Medical schools gain ground in tax debate

The University is waiting to hear if a case challenging an IRS regulation will be heard by the Supreme Court.

Austin Cumblad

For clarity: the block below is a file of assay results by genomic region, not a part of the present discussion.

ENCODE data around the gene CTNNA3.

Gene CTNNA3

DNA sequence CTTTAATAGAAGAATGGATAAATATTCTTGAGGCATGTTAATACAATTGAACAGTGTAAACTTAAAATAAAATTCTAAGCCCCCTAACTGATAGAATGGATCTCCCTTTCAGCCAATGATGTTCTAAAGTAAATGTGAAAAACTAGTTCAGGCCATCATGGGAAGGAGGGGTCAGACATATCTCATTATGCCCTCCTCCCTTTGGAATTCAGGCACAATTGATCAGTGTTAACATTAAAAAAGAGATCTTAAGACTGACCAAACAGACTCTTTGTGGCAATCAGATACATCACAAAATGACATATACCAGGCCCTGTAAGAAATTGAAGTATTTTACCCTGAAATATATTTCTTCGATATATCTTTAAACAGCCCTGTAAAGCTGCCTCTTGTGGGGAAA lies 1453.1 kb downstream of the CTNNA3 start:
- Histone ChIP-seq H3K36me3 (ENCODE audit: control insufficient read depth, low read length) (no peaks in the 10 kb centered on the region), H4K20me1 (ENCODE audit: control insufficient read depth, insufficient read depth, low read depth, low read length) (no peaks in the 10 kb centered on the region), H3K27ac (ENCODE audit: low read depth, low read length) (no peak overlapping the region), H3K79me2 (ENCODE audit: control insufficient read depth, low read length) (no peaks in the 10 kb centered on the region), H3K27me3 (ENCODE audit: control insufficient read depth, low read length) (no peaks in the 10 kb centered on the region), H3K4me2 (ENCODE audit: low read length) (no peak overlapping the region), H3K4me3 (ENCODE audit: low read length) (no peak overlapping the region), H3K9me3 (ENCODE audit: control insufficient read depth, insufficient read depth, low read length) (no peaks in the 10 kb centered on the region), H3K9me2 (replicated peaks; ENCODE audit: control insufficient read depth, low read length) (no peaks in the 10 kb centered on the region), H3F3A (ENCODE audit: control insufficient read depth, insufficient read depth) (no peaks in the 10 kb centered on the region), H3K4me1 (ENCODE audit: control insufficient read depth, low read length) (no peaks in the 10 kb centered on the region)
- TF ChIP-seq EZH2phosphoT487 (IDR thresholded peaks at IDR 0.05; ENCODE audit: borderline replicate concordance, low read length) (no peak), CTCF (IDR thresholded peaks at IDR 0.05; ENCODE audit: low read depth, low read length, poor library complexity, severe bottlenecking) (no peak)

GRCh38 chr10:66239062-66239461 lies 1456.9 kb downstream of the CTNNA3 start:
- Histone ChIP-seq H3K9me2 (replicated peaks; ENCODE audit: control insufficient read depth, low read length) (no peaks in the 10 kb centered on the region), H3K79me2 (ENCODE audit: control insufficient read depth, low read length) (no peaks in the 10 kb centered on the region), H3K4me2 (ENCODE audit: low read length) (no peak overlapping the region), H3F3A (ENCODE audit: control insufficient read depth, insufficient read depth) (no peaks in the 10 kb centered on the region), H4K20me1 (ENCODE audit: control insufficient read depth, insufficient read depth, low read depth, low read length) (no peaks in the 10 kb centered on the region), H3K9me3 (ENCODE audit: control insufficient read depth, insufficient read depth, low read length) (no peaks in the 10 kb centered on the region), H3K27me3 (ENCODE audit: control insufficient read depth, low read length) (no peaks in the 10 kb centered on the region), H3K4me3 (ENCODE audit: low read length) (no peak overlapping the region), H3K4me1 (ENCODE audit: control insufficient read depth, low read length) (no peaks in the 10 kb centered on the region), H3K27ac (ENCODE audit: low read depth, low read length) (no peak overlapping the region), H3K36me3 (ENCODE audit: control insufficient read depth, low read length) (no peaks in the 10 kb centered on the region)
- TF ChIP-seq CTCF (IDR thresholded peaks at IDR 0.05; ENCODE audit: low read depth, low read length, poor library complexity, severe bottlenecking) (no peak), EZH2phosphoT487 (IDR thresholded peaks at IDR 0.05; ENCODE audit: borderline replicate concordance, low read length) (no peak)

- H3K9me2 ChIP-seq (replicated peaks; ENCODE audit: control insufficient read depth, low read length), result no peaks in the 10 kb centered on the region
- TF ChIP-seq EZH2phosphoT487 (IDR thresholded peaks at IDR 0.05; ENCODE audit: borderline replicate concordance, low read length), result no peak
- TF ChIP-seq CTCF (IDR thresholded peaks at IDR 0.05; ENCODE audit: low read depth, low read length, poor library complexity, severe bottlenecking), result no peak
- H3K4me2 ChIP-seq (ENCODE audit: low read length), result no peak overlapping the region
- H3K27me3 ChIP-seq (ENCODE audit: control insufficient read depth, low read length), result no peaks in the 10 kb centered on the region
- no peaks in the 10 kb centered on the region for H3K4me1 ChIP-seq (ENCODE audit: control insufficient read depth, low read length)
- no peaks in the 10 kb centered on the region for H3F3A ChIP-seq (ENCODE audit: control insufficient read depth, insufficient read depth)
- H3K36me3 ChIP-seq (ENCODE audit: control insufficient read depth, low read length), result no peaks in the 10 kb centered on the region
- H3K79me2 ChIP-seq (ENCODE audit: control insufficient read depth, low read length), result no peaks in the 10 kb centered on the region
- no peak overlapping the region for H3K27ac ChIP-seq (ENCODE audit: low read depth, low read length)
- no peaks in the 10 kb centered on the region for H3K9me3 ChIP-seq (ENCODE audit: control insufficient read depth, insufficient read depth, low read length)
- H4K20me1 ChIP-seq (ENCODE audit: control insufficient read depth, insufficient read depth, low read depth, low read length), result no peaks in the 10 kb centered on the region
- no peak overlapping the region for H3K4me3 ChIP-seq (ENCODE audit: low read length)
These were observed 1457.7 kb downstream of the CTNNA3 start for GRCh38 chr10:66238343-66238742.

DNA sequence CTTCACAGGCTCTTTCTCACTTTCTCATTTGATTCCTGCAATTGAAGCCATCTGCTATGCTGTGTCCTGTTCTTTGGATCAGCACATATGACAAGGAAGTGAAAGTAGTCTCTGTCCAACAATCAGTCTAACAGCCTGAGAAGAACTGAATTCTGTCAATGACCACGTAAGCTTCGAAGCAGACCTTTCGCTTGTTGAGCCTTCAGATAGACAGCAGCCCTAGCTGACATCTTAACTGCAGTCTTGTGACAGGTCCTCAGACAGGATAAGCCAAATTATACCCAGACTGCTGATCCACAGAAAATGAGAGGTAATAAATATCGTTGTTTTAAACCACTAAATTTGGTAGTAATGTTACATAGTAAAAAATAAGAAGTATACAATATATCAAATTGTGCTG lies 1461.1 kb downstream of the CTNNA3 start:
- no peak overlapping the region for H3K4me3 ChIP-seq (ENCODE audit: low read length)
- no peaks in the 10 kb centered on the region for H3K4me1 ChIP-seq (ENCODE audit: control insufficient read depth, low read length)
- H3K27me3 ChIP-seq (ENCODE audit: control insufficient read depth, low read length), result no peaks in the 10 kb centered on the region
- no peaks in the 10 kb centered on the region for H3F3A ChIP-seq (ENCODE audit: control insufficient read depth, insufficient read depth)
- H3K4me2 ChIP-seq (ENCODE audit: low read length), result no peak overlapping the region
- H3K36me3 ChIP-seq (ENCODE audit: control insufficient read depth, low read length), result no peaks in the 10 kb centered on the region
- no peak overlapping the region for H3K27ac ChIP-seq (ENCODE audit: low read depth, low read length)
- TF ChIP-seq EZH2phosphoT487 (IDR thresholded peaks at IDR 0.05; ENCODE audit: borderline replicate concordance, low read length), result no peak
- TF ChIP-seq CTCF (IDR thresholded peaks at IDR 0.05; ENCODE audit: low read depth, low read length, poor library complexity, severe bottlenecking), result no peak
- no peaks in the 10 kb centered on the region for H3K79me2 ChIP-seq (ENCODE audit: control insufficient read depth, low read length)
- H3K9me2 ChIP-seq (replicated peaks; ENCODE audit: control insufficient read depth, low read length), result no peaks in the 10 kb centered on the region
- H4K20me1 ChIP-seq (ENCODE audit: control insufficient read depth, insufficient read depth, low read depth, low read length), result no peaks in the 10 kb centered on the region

Still in the midst of a lengthy battle with the Internal Revenue Service over whether medical school residents qualify for a student exemption from payroll taxes, universities and medical students across the country earned a victory last week that could be worth billions of dollars. On March 2, the IRS announced it will honor medical resident Federal Insurance Contributions Act (FICA) tax refund claims for periods predating April 1, 2005, when a revision of the tax code effectively barred residents from a longstanding student employee exemption. Since it was issued, the regulation has been opposed strongly by medical schools and hospitals nationwide. The University of Minnesota, a co-plaintiff with the Mayo Clinic, is awaiting word on whether a case that challenges the validity of the IRSâÄôs 2005 regulation will be heard by the Supreme Court. Hospitals and medical schools have long argued that the role of residency is primarily educational and that their residents are students eligible for payroll tax exemption. A group of recent federal cases held that residents are not categorically precluded from being classified as students but didnâÄôt address whether the new FICA regulations regarding medical school residents are consistent with tax law. University General Counsel Mark Rotenberg said the IRSâÄôs decision to grant pre-2005 refunds indicates that they are âÄú[cutting] their lossesâÄù and focusing only on defending the merits of the new student employee exemption regulations. The University sued the IRS shortly after the 2005 regulations took effect, and Judge Richard Kyle of the U.S. District Court for Minnesota ruled in April 2008 that University medical students did in fact qualify for the exemption. Additionally, Kyle ruled that the IRSâÄôs regulation of the FICA exception was invalid, and he ordered the IRS to refund the Medical School and its residents $1.1 million in Medicare and Social Security taxes. On appeal, however, the 8th Circuit Court reversed the decision. The odds of any one case coming before the Supreme Court are never good, but Rotenberg said he believes the UniversityâÄôs is highly worthy. Minnesota has long been at the forefront of the argument that medical school graduates continuing their training under doctor supervision fall into the category of student employees exempt from FICA taxes. The state was the plaintiff in one of the first cases on the issue âÄî a 1998 appellate ruling that upheld a district court finding that residents in the case were students. A typical week for a resident includes about four hours of classroom lecture and more than 40 hours of field work. In its 2005 decision, the IRS said an employee who âÄúregularly performs services 40 hours or more per week is a career employeeâÄù and ineligible for the FICA exemption. Ivy Baer, director and regulatory counsel at the American Association of Medical Colleges, doesnâÄôt expect all residents to be ruled exempt from FICA taxes, but she said the IRSâÄôs blanket treatment of all residents as career employees fails to address the nuances of individual schools. âÄúWhether residents pay or not and whether their institutions pay or not should be decided based on the particular circumstances of that institution and how the residency is set up,âÄù Baer said. The IRS will begin contacting hospitals, universities and medical residents who filed refund claims within 90 days to provide them with further instructions for recovering pre-2005 FICA taxes.